St. Maximilian Kolbe (1894-1941) died in Auschwitz when he offered to take the place of another man being sent with a group of prisoners to die of starvation. Certainly this was a saintly act, but was it martyrdom? Aren’t martyrs those who die for the faith?
The question of St. Maximilian Kolbe’s martyrdom was vigorously debated at the time of his canonization precisely because there was no indication that he was put to death out of hatred for the faith (odium fidei), the criterion for martyrdom. At the time of his beatification, St. Maximilian was considered a confessor and not a martyr. However, when it came time to canonize him, Pope John Paul II personally authorized naming him a martyr. His reasoning was that systematic hatred for the human person—such as that displayed by the Nazi regime—constitutes an implicit hatred for the faith. For more information on the controversy surrounding St. Maximilian’s canonization as a martyr, read the discussion of it in George Weigel’s Witness to Hope, his biography of John Paul.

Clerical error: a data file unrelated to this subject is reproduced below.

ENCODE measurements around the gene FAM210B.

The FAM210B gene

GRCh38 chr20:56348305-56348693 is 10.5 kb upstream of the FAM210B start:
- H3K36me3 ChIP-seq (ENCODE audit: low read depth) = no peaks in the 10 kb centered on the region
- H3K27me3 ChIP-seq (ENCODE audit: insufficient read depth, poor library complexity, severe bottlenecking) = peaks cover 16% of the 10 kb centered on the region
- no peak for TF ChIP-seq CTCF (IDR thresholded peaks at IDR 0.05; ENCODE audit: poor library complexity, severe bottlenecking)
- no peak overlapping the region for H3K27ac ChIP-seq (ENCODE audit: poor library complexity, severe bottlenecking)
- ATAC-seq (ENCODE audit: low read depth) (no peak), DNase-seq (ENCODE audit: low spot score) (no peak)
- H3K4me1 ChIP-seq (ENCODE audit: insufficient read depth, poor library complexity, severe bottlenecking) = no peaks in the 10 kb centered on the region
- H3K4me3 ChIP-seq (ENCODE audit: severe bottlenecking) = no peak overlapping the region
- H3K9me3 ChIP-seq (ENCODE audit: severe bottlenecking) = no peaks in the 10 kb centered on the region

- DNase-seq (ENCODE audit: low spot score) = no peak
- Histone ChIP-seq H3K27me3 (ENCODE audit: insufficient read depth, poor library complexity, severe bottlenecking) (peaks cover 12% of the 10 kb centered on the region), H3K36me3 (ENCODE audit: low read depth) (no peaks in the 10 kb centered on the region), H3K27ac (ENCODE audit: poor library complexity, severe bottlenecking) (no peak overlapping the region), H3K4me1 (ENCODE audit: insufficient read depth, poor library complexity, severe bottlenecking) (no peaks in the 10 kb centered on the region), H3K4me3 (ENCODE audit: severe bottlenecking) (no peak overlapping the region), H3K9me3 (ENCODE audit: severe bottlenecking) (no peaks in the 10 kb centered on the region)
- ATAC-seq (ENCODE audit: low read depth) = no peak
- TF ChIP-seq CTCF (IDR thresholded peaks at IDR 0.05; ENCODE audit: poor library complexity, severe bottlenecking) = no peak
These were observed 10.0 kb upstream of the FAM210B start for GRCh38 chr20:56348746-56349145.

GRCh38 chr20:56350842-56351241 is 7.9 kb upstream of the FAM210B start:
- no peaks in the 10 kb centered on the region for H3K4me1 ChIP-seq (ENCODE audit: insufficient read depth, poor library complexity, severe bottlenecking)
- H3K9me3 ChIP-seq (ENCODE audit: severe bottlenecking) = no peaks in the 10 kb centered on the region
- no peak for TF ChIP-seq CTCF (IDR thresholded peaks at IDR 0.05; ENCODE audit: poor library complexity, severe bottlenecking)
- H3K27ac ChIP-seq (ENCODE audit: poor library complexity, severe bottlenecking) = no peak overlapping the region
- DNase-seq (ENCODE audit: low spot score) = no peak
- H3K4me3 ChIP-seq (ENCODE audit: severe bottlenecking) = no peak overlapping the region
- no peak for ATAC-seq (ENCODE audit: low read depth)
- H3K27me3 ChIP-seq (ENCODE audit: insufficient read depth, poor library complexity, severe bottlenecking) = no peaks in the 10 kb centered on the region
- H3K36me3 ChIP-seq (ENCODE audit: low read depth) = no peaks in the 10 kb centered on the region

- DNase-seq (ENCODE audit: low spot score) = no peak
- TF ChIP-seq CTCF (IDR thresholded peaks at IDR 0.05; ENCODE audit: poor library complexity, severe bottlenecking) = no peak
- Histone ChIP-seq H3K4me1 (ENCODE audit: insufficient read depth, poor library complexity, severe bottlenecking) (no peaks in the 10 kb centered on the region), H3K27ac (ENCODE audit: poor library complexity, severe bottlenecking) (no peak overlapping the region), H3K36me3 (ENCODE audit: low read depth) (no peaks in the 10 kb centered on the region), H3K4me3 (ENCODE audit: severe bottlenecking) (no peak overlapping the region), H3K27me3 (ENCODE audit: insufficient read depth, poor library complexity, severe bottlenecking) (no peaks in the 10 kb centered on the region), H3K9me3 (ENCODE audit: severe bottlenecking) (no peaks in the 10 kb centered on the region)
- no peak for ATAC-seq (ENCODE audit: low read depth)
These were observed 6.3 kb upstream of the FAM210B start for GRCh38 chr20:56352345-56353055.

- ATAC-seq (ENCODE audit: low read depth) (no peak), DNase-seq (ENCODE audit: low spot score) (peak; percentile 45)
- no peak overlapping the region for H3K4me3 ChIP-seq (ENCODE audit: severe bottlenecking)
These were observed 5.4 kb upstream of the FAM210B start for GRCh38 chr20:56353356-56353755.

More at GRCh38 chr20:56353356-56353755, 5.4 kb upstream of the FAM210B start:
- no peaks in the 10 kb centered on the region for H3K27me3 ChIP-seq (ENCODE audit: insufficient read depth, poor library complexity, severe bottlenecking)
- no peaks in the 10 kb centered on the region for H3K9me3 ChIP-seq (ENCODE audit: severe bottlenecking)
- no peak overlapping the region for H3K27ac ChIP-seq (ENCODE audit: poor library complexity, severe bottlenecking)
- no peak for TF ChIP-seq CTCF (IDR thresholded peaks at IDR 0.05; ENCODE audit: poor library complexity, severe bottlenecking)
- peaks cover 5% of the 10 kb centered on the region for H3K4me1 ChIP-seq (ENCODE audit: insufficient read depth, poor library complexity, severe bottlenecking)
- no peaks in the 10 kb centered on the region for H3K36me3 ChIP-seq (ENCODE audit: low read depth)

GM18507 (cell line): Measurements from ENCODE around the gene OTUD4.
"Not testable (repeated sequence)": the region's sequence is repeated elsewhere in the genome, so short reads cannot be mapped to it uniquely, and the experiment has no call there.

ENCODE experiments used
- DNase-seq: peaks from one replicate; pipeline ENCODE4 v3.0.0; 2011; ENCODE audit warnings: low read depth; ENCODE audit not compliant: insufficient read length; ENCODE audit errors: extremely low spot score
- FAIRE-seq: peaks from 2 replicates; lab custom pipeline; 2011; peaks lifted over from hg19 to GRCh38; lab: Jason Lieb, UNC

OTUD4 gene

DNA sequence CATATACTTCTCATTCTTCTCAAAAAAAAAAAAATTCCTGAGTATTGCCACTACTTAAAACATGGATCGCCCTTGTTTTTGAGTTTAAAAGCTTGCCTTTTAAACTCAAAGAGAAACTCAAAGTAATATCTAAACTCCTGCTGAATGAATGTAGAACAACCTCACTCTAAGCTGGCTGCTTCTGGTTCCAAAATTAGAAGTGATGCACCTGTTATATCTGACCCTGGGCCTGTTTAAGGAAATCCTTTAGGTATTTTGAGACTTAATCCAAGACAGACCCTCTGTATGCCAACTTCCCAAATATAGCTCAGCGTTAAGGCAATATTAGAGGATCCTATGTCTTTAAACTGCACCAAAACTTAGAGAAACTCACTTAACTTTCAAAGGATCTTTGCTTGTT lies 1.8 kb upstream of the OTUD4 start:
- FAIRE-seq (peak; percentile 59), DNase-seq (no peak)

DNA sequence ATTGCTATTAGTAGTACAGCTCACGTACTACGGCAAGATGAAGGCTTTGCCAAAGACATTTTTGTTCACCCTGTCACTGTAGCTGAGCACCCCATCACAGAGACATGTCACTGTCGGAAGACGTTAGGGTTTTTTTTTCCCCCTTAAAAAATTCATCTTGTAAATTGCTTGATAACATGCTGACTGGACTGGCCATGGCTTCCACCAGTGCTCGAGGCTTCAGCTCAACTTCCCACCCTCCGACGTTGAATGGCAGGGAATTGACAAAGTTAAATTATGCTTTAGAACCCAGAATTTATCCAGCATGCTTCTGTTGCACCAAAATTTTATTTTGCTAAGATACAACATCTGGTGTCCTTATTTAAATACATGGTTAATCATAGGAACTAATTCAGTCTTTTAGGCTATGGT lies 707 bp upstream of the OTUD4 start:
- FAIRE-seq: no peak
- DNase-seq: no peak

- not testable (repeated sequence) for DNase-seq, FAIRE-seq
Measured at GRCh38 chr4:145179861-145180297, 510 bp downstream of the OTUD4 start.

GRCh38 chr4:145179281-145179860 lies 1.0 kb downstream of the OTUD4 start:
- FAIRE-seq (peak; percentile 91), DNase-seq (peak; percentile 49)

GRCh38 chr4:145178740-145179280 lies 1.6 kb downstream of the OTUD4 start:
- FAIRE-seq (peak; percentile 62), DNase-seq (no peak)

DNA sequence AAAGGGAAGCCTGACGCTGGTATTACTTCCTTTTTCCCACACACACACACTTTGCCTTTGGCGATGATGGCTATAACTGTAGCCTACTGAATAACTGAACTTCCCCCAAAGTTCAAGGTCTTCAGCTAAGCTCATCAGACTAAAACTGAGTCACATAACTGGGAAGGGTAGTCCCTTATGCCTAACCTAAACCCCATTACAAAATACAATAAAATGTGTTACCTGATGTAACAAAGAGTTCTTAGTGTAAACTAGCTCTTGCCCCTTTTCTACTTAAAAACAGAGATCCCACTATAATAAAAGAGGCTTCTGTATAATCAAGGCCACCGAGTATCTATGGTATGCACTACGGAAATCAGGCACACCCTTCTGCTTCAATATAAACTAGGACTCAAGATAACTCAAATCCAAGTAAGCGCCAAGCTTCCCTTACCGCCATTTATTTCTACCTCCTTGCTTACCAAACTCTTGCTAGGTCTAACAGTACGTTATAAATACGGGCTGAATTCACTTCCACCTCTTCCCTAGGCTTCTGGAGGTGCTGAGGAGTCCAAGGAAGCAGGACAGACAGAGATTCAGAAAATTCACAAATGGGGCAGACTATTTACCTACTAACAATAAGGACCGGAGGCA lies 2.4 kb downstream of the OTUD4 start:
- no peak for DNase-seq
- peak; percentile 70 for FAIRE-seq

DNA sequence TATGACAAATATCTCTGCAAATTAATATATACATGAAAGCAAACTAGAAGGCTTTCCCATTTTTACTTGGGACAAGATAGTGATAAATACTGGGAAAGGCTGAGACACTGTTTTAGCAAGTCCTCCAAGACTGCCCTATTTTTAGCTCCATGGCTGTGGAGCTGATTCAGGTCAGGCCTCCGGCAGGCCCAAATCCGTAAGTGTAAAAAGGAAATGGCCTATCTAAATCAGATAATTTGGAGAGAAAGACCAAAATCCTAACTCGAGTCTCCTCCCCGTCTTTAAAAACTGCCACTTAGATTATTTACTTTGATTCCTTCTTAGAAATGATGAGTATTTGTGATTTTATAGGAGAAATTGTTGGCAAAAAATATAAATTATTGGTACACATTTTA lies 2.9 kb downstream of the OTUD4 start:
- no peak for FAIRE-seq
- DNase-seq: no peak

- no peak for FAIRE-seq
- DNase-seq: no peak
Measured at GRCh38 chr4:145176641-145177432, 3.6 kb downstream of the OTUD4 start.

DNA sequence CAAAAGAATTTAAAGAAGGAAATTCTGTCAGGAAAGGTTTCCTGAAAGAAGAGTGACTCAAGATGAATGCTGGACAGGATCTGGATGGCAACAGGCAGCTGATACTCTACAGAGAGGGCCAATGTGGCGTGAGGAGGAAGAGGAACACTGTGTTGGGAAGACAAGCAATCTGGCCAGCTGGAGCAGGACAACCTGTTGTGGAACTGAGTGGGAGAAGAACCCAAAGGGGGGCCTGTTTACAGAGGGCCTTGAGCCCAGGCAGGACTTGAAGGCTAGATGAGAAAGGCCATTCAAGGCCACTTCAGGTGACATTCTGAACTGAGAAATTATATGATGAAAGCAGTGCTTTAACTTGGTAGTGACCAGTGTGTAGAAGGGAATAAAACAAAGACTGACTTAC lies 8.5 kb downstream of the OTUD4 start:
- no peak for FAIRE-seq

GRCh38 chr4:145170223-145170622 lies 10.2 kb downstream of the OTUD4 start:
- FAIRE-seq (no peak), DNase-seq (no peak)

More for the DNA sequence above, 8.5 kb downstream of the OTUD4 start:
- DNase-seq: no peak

There are other indications that in recent decades the Church has been developing its understanding of martyrdom beyond the traditionally strict criterion of odium fidei.
On April 24, 2006, Pope Benedict XVI addressed a letter to the Congregation for the Causes of Saints, in which he stated:
What has changed are the cultural contexts of martyrdom and the strategies ex parte persecutoris [on the part of the persecutors] that more and more seldom explicitly show their aversion to the Christian faith or to a form of conduct connected with the Christian virtues, but simulate different reasons, for example, of a political or social nature.It is of course necessary to find irrefutable proof of readiness for martyrdom, such as the outpouring of blood and of its acceptance by the victim. It is likewise necessary, directly or indirectly but always in a morally certain way, to ascertain the odium fidei of the persecutor. If this element is lacking there would be no true martyrdom according to the perennial theological and juridical doctrine of the Church.